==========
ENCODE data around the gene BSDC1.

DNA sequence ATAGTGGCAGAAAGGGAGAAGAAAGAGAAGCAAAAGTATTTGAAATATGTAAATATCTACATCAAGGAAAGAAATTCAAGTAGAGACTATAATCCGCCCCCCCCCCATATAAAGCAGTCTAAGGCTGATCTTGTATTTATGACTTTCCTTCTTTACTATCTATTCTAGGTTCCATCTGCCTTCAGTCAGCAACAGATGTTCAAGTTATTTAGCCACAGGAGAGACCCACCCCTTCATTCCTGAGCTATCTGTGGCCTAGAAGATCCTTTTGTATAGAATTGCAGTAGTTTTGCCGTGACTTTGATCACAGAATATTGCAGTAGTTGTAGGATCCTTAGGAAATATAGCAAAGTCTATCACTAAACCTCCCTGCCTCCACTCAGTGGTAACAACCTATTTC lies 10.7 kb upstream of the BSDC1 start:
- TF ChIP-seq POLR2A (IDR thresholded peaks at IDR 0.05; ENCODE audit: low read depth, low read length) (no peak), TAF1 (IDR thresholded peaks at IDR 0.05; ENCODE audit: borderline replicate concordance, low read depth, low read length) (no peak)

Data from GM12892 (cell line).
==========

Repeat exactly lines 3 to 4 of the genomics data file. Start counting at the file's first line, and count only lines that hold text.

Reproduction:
- TF ChIP-seq POLR2A (IDR thresholded peaks at IDR 0.05; ENCODE audit: low read depth, low read length) (no peak), TAF1 (IDR thresholded peaks at IDR 0.05; ENCODE audit: borderline replicate concordance, low read depth, low read length) (no peak)

Data from GM12892 (cell line).